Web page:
Dating musical instruments

By the Middle Ages, instruments from Mesopotamia were in maritime Southeast Asia, and Europeans played instruments from North Africa.Development in the Americas occurred at a slower pace, but cultures of North, Central, and South America shared musical instruments.A player sounding a flute to signal the start of a hunt does so without thought of the modern notion of "making music".

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The flutes were made in the Upper Paleolithic age, and are more commonly accepted as being the oldest known musical instruments.

Archaeological evidence of musical instruments was discovered in excavations at the Royal Cemetery in the Sumerian city of Ur.

These instruments, one of the first ensembles of instruments yet discovered, include nine lyres ( the Lyres of Ur), two harps, a silver double flute, sistra and cymbals.

A set of reed-sounded silver pipes discovered in Ur was the likely predecessor of modern bagpipes.

Musical instruments evolved in step with changing applications.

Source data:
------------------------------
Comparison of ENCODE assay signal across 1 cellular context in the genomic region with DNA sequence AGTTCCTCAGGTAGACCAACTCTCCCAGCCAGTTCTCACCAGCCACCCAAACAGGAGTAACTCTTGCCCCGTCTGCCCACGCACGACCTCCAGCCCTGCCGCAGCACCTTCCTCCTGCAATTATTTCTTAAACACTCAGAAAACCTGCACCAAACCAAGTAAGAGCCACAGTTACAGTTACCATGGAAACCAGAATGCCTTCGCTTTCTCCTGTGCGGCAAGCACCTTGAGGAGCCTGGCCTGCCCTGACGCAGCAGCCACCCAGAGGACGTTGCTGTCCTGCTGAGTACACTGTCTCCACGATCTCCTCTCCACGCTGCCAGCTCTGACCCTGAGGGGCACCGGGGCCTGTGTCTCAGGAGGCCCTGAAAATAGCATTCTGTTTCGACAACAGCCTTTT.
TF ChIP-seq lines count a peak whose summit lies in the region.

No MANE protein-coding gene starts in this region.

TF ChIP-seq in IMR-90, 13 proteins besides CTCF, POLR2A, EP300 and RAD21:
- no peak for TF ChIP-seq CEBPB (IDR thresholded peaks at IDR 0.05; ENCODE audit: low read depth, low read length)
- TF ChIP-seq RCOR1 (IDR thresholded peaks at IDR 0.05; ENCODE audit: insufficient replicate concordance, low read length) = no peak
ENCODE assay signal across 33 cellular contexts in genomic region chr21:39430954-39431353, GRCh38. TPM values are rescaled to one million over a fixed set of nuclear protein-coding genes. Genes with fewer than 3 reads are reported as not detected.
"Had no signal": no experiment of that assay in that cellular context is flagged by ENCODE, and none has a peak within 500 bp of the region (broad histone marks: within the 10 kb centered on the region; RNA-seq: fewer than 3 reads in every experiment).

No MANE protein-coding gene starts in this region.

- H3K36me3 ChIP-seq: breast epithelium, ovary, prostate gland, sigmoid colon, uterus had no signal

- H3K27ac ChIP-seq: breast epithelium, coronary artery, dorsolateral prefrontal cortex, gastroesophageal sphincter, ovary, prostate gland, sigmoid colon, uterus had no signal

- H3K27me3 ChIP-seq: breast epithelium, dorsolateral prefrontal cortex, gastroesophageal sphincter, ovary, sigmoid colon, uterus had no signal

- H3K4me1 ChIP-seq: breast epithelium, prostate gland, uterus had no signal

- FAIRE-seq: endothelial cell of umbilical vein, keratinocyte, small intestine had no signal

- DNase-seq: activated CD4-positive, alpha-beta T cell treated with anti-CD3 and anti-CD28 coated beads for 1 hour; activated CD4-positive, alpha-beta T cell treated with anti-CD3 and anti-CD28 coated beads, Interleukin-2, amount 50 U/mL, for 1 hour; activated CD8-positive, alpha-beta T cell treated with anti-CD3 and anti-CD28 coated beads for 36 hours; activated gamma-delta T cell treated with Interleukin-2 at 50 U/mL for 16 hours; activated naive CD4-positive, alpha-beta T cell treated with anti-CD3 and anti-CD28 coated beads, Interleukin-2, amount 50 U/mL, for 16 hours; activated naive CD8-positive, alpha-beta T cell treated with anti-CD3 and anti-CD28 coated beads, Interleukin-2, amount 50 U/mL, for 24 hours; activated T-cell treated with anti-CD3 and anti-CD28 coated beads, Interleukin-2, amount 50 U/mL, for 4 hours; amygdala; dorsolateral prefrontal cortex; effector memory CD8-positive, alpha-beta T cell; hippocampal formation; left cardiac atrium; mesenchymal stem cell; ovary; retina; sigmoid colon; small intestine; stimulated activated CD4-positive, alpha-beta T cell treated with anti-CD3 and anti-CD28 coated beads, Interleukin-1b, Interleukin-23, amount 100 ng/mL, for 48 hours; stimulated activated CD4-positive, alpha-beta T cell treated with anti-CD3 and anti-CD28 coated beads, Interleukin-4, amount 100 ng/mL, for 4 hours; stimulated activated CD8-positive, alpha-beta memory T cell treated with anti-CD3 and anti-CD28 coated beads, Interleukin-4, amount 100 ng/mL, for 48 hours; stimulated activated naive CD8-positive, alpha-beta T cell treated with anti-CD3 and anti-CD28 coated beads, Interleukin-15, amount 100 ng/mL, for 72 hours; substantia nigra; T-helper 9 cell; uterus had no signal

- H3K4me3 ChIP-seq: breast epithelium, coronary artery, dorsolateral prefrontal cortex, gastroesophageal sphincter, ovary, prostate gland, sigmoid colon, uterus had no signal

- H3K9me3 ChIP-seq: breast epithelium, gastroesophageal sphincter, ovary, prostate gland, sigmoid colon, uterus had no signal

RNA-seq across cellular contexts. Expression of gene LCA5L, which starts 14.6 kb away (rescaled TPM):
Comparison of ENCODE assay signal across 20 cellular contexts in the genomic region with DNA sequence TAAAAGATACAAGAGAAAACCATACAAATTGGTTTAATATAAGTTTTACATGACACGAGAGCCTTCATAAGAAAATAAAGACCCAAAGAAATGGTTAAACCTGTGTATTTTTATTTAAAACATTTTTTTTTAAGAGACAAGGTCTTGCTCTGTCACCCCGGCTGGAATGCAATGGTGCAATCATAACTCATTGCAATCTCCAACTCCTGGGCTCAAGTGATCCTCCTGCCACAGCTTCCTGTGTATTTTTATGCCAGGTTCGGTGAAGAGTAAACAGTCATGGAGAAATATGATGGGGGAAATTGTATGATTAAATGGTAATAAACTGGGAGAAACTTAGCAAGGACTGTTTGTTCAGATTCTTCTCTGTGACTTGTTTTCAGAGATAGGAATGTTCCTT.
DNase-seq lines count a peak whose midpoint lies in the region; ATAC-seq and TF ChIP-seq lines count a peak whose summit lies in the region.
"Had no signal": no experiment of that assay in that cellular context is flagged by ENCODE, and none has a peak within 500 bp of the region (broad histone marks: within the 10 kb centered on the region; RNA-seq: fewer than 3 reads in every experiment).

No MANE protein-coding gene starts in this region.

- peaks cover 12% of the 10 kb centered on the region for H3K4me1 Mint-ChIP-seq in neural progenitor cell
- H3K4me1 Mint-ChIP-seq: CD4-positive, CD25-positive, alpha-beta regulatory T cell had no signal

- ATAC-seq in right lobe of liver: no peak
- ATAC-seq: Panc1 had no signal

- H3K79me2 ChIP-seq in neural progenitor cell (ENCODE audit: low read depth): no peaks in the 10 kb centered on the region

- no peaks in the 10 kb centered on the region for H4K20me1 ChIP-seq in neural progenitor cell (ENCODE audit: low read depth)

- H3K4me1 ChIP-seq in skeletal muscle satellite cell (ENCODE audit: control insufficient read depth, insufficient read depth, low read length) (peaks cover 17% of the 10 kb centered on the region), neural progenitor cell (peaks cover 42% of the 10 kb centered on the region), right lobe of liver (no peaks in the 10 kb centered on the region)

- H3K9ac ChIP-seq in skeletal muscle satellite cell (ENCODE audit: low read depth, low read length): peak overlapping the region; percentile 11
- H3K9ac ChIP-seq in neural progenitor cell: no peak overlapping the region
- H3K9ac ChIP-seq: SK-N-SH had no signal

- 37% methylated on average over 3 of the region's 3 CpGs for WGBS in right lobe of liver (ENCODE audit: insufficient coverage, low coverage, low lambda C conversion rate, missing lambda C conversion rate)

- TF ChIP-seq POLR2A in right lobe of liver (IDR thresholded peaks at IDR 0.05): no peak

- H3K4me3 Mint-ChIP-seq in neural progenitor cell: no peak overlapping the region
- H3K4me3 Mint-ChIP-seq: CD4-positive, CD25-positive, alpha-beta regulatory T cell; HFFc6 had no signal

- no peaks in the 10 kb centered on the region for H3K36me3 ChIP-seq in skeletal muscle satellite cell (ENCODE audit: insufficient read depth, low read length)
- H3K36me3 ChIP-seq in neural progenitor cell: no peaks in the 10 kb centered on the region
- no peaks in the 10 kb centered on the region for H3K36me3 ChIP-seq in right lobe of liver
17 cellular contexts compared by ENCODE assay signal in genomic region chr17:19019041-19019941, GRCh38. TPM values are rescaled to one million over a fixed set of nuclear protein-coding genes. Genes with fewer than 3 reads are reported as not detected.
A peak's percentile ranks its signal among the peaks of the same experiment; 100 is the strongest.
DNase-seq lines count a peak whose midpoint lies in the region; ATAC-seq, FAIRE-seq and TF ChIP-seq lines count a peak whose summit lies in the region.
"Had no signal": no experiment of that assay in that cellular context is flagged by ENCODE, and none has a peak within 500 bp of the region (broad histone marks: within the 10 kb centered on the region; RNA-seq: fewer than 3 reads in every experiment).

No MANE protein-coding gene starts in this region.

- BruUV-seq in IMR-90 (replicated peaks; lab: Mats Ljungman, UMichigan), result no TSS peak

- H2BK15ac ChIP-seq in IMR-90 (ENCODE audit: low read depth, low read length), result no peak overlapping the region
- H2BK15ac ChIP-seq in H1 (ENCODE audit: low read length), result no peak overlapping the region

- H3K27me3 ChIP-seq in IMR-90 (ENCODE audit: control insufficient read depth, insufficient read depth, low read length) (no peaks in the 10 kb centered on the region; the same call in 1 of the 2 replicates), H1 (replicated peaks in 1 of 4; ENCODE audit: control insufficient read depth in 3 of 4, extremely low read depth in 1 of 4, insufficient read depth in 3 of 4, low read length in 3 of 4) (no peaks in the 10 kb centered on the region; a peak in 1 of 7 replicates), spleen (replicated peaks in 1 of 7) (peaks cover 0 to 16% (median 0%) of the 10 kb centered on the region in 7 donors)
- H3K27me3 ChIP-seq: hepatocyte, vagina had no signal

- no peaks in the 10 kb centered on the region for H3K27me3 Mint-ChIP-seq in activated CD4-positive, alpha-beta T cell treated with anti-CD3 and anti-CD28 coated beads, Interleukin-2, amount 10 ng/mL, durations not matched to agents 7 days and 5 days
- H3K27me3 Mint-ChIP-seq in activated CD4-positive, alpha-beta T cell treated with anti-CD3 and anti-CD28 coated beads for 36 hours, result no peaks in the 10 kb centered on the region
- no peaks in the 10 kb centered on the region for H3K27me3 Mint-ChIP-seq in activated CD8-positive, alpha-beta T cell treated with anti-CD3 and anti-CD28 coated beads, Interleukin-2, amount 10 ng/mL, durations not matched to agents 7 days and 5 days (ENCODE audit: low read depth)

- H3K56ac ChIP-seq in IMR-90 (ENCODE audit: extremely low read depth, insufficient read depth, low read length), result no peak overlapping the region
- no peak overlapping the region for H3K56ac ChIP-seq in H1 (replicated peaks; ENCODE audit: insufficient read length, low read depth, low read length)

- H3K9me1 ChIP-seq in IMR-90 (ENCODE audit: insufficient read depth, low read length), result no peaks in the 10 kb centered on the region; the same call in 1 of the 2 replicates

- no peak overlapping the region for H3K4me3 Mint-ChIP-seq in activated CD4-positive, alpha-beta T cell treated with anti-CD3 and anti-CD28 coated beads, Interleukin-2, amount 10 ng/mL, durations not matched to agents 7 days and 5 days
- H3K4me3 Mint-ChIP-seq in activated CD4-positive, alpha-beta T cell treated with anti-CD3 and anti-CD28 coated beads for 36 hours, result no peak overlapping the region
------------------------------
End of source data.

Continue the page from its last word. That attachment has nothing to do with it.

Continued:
The date and origin of the first device considered a musical instrument is disputed.In July 1995, Slovenian archaeologist Ivan Turk discovered a bone carving in the northwest region of Slovenia.The carving, named the Divje Babe Flute, features four holes that Canadian musicologist Bob Fink determined could have been used to play four notes of a diatonic scale.The academic study of musical instruments is called organology.The concept of melody and the artistic pursuit of musical composition were unknown to early players of musical instruments.These excavations, carried out by Leonard Woolley in the 1920s, uncovered non-degradable fragments of instruments and the voids left by the degraded segments that, together, have been used to reconstruct them.

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